Trump hounds NATO al­lies over ‘delin­quent’ de­fense spend­ing

USA TODAY International Edition - - NEWS - Gre­gory Korte USA TO­DAY

BRUS­SELS — Pres­i­dent Donald Trump ar­rived Tues­day at the home of NATO head­quar­ters with a seem­ingly sin­gu­lar pre­oc­cu­pa­tion: al­lies who aren’t shar­ing in the bur­den of pro­vid­ing for the col­lec­tive de­fense.

His ral­ly­ing cry: “2 per­cent.” That’s the amount NATO mem­bers are ex­pected to spend on de­fense as a share of their economies. Only four of 29 al­lies meet that tar­get.

The lat­est salvo came in two tweets from Air Force One, in which he mis­rep­re­sented the ar­range­ment by which al­lies con­trib­ute to their joint de­fense.

The squab­bling over who pays for the pro­tec­tion af­forded by the al­liance has al­ready set a com­bat­ive tone for the two-day NATO sum­mit in Brus­sels this week, as the al­lies dis­cuss its re­sponse to Rus­sia’s grow­ing mil­i­tary, po­lit­i­cal and cy­ber in­cur­sions into Europe.

“Many coun­tries in NATO, which we are ex­pected to de­fend, are not only short of their cur­rent com­mit­ment of 2% (which is low), but are also delin­quent for many years in pay­ments that have not been made. Will they re­im­burse the U.S.?” Trump tweeted.

A 2014 agree­ment did re­quire mem­bers to in­crease de­fense spend­ing, with a goal of con­tribut­ing 2 per­cent of the na­tion’s eco­nomic out­put by 2024. But more im­por­tantly, that spend­ing is on their own de­fense forces — not pay­ments to the United States.

But Trump is cor­rect that only four NATO mem­bers — the United States, the United King­dom, Es­to­nia and Greece — cur­rently meet the 2 per­cent ex­pec­ta­tion. A fifth coun­try, Poland, fell to 1.99 per­cent this year, as faster-thanex­pected eco­nomic growth out­paced de­fense bud­gets.

Diplo­mats say Trump’s sin­gu­lar fo­cus on the 2 per­cent bench­mark might be coun­ter­pro­duc­tive.

“The more he ha­rangues al­lies, and the more he makes this the defin­ing is­sue, the more dif­fi­cult it will be for some al­lies ac­tu­ally to in­crease spend­ing,” said Ivo Daalder, the U.S. am­bas­sador to NATO from 2009 to 2013. “Given that Trump’s pop­u­lar­ity in Europe is at an his­toric low for a U.S. pres­i­dent, ac­ced­ing to his de­mands is be­com­ing more dif­fi­cult for many Euro­pean lead­ers.”

Euro­pean Coun­cil Pres­i­dent Donald Tusk sug­gested as much Tues­day.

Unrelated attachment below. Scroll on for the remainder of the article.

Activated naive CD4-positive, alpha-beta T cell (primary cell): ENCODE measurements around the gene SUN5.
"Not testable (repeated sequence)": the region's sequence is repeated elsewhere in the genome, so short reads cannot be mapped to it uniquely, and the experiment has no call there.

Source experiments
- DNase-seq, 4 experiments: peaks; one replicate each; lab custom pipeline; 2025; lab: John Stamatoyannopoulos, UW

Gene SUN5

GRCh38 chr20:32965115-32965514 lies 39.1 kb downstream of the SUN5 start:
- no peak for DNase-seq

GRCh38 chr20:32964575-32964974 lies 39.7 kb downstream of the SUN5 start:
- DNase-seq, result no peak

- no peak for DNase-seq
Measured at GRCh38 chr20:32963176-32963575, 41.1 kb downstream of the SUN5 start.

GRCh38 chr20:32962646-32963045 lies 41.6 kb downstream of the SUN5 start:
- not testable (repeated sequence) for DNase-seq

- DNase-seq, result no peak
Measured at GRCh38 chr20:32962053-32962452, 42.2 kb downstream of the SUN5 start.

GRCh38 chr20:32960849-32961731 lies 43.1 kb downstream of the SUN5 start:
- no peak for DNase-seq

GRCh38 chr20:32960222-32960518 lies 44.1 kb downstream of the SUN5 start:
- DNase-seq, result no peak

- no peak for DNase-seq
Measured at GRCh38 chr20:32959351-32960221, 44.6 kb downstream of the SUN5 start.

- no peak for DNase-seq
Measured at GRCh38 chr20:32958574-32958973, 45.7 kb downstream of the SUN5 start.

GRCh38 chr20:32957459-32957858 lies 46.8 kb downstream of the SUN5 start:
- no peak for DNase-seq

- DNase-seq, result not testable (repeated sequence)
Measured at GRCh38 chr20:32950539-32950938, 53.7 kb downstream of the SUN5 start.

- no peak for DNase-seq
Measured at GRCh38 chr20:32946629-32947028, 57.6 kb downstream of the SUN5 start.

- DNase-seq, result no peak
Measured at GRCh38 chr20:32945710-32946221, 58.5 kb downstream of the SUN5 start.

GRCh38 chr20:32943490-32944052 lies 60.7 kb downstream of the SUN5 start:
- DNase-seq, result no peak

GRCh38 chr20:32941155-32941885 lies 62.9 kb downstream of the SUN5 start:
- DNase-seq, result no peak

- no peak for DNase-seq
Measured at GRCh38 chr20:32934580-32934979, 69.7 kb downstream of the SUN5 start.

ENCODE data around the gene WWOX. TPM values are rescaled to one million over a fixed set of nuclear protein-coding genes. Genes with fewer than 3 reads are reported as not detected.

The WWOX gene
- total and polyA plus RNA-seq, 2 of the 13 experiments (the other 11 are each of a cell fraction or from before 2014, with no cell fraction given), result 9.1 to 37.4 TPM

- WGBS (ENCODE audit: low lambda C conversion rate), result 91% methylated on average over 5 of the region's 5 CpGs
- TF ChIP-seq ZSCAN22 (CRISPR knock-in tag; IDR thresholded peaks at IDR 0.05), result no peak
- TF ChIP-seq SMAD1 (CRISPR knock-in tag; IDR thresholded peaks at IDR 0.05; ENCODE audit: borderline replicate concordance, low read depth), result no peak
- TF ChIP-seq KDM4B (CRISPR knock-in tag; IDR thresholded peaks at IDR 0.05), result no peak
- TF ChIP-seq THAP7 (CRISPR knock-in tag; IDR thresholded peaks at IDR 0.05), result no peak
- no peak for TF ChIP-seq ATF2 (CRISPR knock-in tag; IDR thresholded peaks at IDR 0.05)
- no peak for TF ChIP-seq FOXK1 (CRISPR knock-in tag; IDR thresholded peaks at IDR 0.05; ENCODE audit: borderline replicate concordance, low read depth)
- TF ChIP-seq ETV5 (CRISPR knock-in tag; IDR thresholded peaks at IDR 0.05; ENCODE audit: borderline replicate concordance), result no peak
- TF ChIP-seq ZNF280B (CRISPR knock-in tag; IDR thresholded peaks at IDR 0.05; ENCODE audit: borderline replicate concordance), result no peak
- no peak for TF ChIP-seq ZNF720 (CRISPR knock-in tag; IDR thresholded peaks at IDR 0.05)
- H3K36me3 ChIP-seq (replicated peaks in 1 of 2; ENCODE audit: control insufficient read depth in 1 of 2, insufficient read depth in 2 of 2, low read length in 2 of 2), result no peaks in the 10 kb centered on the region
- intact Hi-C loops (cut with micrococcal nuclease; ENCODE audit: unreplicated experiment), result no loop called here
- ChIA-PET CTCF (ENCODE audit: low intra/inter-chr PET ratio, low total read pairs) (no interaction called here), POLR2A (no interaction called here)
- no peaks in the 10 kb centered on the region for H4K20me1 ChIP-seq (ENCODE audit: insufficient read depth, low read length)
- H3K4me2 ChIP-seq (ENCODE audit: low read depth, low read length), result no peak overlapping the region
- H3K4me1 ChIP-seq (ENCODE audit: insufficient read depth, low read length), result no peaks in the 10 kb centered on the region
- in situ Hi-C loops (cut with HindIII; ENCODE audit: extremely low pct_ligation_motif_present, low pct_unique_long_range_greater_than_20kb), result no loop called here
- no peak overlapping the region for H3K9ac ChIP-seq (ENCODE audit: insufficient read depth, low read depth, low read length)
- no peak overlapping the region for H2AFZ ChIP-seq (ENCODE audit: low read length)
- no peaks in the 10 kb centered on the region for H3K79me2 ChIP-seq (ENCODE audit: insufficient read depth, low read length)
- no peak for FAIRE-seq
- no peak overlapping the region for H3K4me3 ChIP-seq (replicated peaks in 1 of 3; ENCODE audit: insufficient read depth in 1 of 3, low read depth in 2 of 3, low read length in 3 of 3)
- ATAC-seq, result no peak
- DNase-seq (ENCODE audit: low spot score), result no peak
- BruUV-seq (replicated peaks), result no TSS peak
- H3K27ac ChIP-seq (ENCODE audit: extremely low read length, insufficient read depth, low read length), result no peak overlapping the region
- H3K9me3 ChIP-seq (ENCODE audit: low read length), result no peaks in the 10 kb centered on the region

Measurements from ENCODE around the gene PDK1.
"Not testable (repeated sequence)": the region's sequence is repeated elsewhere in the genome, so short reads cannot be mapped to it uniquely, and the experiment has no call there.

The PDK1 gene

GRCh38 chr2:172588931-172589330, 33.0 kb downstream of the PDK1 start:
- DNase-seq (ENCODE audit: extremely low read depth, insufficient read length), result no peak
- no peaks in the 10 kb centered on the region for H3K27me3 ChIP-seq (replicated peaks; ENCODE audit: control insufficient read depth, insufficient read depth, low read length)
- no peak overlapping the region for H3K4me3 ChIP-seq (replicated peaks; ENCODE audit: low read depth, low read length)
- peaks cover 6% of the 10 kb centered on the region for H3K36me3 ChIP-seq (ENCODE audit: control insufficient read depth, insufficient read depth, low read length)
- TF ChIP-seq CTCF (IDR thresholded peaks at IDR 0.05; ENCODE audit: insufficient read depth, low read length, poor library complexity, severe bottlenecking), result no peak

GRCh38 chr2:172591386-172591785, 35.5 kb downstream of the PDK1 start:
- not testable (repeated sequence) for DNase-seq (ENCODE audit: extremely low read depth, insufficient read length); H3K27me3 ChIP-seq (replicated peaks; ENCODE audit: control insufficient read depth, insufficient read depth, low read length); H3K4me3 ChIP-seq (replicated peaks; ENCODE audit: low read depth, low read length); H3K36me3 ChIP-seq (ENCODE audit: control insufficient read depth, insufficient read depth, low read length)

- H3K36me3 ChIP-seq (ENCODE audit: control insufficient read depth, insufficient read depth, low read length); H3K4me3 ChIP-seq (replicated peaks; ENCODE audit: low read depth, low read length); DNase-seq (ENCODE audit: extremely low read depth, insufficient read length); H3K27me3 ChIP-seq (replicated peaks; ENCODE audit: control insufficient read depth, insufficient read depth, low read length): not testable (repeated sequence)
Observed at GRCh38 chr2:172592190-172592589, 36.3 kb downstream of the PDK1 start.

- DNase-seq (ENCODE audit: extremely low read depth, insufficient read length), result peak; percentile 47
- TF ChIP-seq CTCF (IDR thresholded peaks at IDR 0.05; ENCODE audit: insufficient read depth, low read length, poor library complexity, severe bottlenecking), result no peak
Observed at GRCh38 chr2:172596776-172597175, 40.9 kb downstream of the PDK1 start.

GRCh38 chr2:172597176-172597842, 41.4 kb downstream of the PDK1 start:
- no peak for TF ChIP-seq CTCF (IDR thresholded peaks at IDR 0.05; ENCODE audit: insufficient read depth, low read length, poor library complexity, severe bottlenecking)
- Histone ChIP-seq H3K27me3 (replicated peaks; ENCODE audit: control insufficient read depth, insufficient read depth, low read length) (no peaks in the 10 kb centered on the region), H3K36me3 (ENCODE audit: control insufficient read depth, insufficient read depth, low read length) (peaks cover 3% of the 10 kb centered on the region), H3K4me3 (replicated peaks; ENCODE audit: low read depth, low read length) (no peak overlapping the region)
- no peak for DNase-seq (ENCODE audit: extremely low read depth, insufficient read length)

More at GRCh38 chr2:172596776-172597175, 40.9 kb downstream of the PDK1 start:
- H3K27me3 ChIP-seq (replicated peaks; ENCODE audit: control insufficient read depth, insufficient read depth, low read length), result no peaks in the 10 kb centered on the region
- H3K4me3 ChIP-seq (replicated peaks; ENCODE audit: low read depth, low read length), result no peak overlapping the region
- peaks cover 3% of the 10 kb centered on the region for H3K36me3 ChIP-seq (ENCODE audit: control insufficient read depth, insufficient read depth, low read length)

“Dear Amer­ica, ap­pre­ci­ate your al­lies. Af­ter all, you don’t have that many,” he said in Brus­sels ahead of Trump’s visit.

“We do have a lot of al­lies, but we can­not be taken ad­van­tage of,” Trump re­sponded. “We’re be­ing taken ad­van­tage of by the Euro­pean Union.”

Trump has tied the is­sue of de­fense spend­ing to his larger trade wars, say­ing the United States should not be sub­si­diz­ing na­tions with which it runs a trade deficit.

“The Euro­pean Union makes it im­pos­si­ble for our farm­ers and work­ers and com­pa­nies to do busi­ness in Europe (U.S. has a $151 Bil­lion trade deficit), and then they want us to hap­pily de­fend them through NATO, and nicely pay for it,” Trump tweeted. “Just doesn’t work!”

One par­tic­u­lar tar­get of Trump’s dis­plea­sure has been Ger­man Chan­cel­lor An­gela Merkel.

“Ger­many pays 1 per­cent. One per­cent,” Trump said at a cam­paign rally last week. “And I said, you know, An­gela, I can’t guar­an­tee it, but we’re pro­tect­ing you, and it means a lot more to you than pro­tect­ing us be­cause I don’t know how much pro­tec­tion we get by pro­tect­ing you.”

Ger­many’s ac­tual spend­ing is 1.24 per­cent of its gross do­mes­tic prod­uct.

But ex­perts say Trump’s fo­cus on the per­cent­age of de­fense spend­ing only cap­tures one di­men­sion of an ally’s con­tri­bu­tion. Ger­many’s gov­ern­ment, for ex­am­ple, ap­proved an in­crease in troops to serve in Afghanistan, to 1,300. And other coun­tries in­clude mil­i­tary pen­sions in its to­tals, which is ef­fec­tively spend­ing on past de­fense.

Trump’s com­plaints about de­fense spend­ing also ob­scure the fact that Euro­pean de­fense spend­ing is go­ing up.

Nineteen of the 29 mem­bers spend more on de­fense than they did in 2014, and NATO Sec­re­tary Gen­eral Jens Stoltenberg said half are on pace to meet the tar­get by 2024.

“We’re be­ing taken ad­van­tage of by the Euro­pean Union.” Pres­i­dent Donald Trump

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